|Joe Moore (left) pictured with his wife, Mary.|
Joe Moore is not only a novelist and children's writer, he is also a magazine feature writer, former business editor and a professional Santa Claus in the latter part of the year. Having such a diverse background enables Joe to write on a variety of subjects.
Literary Juice: Your life seems to be brimming with Christmas magic! Not only are you the author of the Santa Claus Trilogy and Santa’s Elf Series at The North Pole Press, but you have been a professional Santa Claus for over a decade as well. What is it about Christmas that has shaped who you are today? Also, how has your experience as a professional Santa Claus influenced your writing?
Joe Moore: To say Christmas has shaped my life is an understatement. It began when my wife and I were building the North Pole from porcelain houses and miniatures. What began as a quaint village sprung up into a huge display with four different “sections” of the North Pole each with its own theme (think Disneyland). What took place shortly after was numerous open houses to see this spectacle and then the transition to me as Santa Claus in order to give “the tour”.
Once I started down that path there was no returning. As my wife, Mary (yes we are Mary and Joseph), and I developed our Santa and Mrs. Claus personalities, I also began writing about the North Pole and the events that took place there. While I have deviated from that theme in my last novel, I still spend the bulk of my time there.
LJ: On your LinkedIn page, you wrote of your 2011 Christmas story, Faith, Hope & Reindeer, “Not since Miracle on 34th Street has there been such a vital storyline for the holidays.” What do you feel is missing in most modern Christmas stories? How does Faith, Hope & Reindeer fulfill what other holiday stories lack?
JM: While there have been some really great Christmas movies produced on both the big and small screens, this story lines contains all the magic, all the belief and the hope that represents Christmas bundled into one beautifully wrapped gift. We all lose faith and hope from time to time, and many of us will see ourselves in the characters of this story.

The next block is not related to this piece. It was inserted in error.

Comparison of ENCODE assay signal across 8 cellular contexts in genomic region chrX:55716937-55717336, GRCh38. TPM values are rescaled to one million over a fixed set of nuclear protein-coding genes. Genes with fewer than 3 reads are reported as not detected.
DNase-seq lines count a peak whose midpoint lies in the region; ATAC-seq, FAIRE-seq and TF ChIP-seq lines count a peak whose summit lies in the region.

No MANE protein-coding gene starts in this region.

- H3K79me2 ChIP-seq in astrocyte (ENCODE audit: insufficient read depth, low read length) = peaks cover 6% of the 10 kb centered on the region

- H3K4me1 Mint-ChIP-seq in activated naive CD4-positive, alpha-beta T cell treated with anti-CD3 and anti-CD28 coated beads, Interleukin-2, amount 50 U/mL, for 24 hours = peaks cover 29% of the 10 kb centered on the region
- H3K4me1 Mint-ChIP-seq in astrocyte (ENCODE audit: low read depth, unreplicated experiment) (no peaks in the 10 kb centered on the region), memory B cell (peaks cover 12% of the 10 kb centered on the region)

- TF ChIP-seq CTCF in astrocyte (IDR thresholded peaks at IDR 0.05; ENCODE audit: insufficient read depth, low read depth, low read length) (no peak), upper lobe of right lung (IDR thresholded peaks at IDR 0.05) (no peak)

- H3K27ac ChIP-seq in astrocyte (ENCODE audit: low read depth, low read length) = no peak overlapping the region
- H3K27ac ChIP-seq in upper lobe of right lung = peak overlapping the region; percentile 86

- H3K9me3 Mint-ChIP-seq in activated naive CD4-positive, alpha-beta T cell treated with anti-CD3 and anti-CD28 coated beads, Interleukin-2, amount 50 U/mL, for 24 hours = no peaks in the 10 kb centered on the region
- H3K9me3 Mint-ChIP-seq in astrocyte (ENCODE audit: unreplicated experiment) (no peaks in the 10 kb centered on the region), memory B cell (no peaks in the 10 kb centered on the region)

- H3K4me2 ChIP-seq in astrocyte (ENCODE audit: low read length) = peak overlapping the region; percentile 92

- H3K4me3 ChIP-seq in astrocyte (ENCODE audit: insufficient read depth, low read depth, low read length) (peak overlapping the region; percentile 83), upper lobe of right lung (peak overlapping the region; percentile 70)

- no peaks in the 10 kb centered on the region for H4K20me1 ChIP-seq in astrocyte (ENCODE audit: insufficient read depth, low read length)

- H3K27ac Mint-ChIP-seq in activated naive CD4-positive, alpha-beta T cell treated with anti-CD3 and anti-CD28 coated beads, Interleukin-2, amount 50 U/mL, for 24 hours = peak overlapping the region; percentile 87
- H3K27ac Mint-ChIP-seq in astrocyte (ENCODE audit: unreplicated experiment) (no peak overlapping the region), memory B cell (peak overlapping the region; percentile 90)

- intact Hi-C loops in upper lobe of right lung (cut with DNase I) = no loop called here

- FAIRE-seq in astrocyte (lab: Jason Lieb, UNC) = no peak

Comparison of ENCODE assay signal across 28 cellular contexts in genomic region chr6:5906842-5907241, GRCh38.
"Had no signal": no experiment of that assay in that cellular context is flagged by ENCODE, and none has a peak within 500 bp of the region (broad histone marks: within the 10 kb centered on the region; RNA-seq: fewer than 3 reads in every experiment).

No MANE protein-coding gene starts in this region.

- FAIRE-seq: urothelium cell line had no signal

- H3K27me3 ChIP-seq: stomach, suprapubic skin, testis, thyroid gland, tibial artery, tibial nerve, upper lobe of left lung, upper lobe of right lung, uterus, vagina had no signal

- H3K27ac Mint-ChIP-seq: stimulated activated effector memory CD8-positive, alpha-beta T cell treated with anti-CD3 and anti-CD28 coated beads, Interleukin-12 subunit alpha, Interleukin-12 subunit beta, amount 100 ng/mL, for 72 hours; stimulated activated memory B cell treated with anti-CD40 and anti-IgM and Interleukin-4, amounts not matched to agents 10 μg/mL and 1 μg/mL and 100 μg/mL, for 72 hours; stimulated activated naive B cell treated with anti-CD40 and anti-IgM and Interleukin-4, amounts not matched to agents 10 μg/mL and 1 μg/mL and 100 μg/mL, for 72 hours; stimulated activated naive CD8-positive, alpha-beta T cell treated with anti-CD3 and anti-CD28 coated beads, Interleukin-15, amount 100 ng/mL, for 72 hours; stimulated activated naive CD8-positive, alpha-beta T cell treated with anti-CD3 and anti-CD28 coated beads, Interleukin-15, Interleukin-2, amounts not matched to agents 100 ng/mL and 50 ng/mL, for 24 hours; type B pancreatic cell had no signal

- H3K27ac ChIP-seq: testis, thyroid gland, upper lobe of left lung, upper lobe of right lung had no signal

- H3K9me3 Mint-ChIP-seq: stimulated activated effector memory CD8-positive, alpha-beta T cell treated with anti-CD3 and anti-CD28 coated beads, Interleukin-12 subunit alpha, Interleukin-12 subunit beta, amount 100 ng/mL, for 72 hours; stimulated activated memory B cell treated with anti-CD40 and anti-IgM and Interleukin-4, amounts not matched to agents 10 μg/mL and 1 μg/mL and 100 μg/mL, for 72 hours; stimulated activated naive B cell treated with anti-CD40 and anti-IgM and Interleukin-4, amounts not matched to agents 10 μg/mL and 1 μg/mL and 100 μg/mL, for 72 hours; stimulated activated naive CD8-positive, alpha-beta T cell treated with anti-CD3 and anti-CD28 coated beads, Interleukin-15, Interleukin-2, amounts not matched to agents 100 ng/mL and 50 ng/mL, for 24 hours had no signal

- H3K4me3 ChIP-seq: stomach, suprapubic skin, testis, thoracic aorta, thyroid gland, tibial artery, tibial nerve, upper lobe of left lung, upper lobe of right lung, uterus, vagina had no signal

What Faith, Hope & Reindeer shows is that we are rarely ever alone in our journey, and that magic and miracles are all around us if we only will open our eyes and hearts.
LJ: What does your writing process look like? For instance, when working on stories with a Christmas theme, do you employ any techniques that help you keep the holiday spirit alive, even after the season has ended?
JM: The season never really ends for me. Because I keep my beard and long hair all year (along with my large frame), whether it is April or August, I am always stopped by children and adults alike. What is wonderful is that this always affords me the opportunity to bring my characters out of the closet and parade them in front of my audience.
Many of my elves and their responsibilities began from talking to children and answering their questions about me, Mrs, Claus, the reindeer and the elves. When you can live your story lines, there is no better muse.
LJ: On a different note, you have been working on novels of a different flavor. Return of the Birds and The Chindi River venture from the Christmas nature for which you are known, and enter a realm of horror and suspense. Can you tell us a little more about these books? What was it like to make the transition from writing about holiday cheer to stories that are dark and suspenseful in nature?
JM: Light and dark exist in every one of us. One of the biggest personal challenges I have is that if mood is not great, I cannot leave the house for fear it may show to children or anyone else expecting to see Santa Claus.
By writing in a darker genre, I am able to release some of those dark tendencies and take on a completely separate personality. Think of Stephen King's The Dark Half, without the physical acting out. It is a great cleansing of the soul to be able to write both genres.
LJ: We couldn’t help but notice Mrs. Claus is always right at your side! We are certain our readers would also love to hear about her as well! Are there any projects or stories she is working on?
JM: Without Mrs, Claus, there would be no Santa – at least in this Jolly Old Elf's case. In addition to supporting and playing a starring role in every thing we do as Santa and Mrs. Mary designs my covers, illustrates the children's books, formats and publishes the novels, is my main sounding board, and of course is my first critic and editor. She was there in the beginning helping me build and shape the North Pole (and subsequently my ideas for the novels), and she continues to help me with new story ideas and developing each new character for the Santa's Elf Series.
She is as much a part of everything I do as joy is a part of Christmas.
Fiction by Joe Moore
Publisher: North Pole Press
Paperback: 376pp, $16.41; Kindle: $6.95
About this Book: Santa Claus has treated many of the Moore's kindly. He inspired Clement Clark Moore into writing one of the most beloved poems in literary history. And now he has asked Joe Moore to write Santa's memoirs about several families who have visited him, the North Pole and its people. But this book is much more then a novel about Santa Claus. It is about families who have struggled through life and its adversities and are in need of a booster shot of Faith. It is about all of us who struggle in life, but never dare to give up Hope.